Ana Bess: First, just acknowledging people are suffering from being stigmatized, and suffering alone. This very act of acknowledgment connects us. As the story unfolds on stage, we see how this epidemic has separated and divided us, and how we are isolated in our suffering.
Val: It’s ironic-- by acknowledging the aloneness of our grief together in a theater, we become connected.
Ana Bess: Yes, and by witnessing our own stories, we become more compassionate and empathetic with ourselves. We must start with ourselves. Even subconsciously, we feel a call to action within ourselves.
When we go to see a performance we create a supportive community, at least for a brief period in time. This is especially important for people struggling with addiction. Research has shown they are more likely to seek help, enter rehab, and follow through with long-term recovery when they have a supportive community and family.
After each of our performances we always provide a 20-30 minute period for the actors to take questions from the audience. Talking together following the performance is a vital part of healing. This offers the audiences a space to process their feelings, tell their own story, and brainstorm what their immediate community can do in terms of social action. We often perform for medical communities, such as Harvard medical staff, the Rhode Island Department of Health, and other healthcare entities. CEUs and CMEs can be provided.
Val: I’ve read terrific reviews of your play, Four Legs to Stand On, which toured this fall throughout Massachusetts. Can you tell us more about this year’s highlights with your group, COAAST?
Ana Bess: Where do I begin? What all of us as a cast sat with over and over again this fall was the overwhelming amount of loss. Town after town, we were faced with mothers, daughters, uncles, friends, and lovers of those lost to opioid addiction. When we were in Middleborough, there was a mother in the audience whose son had died five days prior to us performing, and I’m not exaggerating in saying that every single person in that sold-out crowd had lost someone to addiction. The devastation this epidemic has caused was so palpable every place we performed, and yet felt so silenced.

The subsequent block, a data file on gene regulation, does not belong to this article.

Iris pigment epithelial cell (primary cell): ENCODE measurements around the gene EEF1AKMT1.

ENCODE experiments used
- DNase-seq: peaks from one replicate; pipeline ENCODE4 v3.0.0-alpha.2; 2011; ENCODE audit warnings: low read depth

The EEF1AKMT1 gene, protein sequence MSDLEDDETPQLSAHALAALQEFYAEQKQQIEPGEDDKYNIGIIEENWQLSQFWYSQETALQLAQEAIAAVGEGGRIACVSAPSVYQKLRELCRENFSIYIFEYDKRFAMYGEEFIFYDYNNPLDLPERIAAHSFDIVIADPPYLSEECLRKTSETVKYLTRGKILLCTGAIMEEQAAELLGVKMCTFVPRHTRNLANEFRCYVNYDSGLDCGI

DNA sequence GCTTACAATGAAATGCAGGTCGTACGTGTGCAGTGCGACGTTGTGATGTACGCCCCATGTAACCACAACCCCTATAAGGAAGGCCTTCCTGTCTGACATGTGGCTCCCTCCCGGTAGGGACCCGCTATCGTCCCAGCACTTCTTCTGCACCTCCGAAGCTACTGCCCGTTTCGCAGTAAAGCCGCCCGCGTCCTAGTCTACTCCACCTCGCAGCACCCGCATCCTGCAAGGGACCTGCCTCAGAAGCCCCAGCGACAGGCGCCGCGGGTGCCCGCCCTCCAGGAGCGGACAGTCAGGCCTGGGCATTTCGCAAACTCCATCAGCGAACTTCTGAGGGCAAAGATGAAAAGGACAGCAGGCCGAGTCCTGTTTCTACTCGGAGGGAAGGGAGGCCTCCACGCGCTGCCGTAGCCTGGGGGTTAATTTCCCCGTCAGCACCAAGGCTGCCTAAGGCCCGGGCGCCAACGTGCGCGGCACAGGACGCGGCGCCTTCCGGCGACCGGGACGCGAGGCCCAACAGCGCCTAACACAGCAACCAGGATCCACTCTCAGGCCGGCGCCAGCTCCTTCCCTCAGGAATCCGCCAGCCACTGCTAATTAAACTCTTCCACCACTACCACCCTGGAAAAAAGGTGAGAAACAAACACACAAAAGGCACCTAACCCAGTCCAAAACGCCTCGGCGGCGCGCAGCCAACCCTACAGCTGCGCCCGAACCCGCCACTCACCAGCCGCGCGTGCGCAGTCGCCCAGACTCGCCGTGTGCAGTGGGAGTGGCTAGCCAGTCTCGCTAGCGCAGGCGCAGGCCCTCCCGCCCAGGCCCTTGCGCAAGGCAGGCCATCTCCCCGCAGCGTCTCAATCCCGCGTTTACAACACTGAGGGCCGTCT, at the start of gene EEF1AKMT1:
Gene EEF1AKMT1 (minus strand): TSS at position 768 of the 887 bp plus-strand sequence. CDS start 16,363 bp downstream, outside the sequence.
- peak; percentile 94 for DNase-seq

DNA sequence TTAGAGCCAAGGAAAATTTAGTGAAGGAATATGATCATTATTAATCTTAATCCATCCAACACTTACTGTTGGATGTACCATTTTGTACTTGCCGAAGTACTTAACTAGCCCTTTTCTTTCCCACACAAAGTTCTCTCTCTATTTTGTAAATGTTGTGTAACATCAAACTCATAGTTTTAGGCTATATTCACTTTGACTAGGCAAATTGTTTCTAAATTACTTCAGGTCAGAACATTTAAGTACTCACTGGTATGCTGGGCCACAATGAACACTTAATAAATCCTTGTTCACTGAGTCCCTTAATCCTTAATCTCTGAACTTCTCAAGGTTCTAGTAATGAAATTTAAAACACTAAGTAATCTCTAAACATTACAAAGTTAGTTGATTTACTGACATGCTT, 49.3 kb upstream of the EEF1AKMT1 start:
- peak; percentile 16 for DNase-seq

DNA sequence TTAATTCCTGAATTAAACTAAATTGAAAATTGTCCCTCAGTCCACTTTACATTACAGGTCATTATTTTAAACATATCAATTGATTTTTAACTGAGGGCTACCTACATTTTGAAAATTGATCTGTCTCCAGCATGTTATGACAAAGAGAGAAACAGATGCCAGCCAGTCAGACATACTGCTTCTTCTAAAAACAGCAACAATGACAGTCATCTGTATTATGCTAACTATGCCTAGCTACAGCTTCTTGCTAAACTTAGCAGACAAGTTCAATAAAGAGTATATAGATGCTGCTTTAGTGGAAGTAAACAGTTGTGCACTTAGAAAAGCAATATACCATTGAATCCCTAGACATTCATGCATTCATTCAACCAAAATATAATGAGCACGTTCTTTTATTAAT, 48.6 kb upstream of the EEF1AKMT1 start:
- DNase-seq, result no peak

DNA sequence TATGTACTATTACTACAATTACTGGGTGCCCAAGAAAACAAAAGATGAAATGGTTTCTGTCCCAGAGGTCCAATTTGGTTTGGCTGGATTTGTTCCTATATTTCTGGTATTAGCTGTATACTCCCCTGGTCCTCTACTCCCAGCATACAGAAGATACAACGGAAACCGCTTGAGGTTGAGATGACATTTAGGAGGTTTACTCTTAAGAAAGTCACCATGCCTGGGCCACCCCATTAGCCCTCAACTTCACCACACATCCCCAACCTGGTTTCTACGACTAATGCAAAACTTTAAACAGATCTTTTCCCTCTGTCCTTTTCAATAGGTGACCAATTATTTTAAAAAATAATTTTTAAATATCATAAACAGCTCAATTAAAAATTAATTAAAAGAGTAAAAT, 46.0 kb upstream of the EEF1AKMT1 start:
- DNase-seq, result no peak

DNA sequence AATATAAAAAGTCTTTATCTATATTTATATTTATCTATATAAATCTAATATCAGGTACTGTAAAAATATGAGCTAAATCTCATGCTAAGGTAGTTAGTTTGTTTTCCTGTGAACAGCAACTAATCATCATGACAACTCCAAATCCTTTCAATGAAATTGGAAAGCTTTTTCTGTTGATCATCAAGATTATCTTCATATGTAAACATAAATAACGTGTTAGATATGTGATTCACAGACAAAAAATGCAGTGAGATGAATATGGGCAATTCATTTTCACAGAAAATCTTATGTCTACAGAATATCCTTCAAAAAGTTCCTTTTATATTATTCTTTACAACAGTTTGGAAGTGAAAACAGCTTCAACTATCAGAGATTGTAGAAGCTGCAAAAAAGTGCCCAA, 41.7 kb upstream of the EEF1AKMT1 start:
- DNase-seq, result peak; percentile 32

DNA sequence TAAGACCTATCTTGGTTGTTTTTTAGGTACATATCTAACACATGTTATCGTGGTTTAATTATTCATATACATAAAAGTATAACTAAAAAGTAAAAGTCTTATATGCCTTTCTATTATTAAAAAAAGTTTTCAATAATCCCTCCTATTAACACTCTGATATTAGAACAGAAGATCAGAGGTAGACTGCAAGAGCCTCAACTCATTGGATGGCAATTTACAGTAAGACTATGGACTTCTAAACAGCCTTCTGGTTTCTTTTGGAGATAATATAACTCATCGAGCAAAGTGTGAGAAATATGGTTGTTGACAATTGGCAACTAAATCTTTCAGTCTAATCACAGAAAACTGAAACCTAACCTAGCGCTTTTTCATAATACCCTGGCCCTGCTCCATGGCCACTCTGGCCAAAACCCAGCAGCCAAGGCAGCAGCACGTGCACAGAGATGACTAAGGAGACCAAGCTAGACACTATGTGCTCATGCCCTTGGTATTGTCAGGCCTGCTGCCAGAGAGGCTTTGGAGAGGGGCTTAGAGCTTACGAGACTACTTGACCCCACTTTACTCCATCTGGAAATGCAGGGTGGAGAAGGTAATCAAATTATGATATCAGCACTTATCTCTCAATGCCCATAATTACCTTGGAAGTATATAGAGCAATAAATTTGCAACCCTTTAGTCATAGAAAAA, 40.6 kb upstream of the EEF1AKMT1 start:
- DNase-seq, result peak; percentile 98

I learned again the dire need for better and more accessible treatment. Again, over and over, it was glaringly clear how important family and community support is; not only for our addicted ones, but also for those who love them.
At our final performance at a gorgeous black box theater in Franklin, one of the audience members pointed to a lack of attendance. If this were another more fashionable disease, he stated, the room would be filled with a line out the door. So, I guess that’s what I’m left with: stigma is still our biggest battle.
Val: Where will you be performing in 2017? What lies ahead?
Ana Bess: I will be using the performance to teach at some Universities this winter, and we have begun booking already for our spring tour. You can find those dates on our website: www.coaast.org. If you are interested in bringing us to your local community theater, hospital, or school, please contact us.
Val: If you could sum up why storytelling through theater is vital for you, what would you say?
Ana Bess: I believe in the power of storytelling; it is how we make meaning of our lives. Story is a meaning-making tool. Through performing, sharing and witnessing our stories, we’re able to uncover what it means to be a human being. It helps us feel less alone, less disconnected, and more understood.
Val: This is such important work you are doing. I’m honored and thankful to have spent some time with you today.
Ana Bess: Thank you. I’ve enjoyed it.
Ana Bess Moyer suggests these websites for further reading about COAAST and the opioid crisis.
LEARN TO COPE, a support network for families coping with addiction and recovery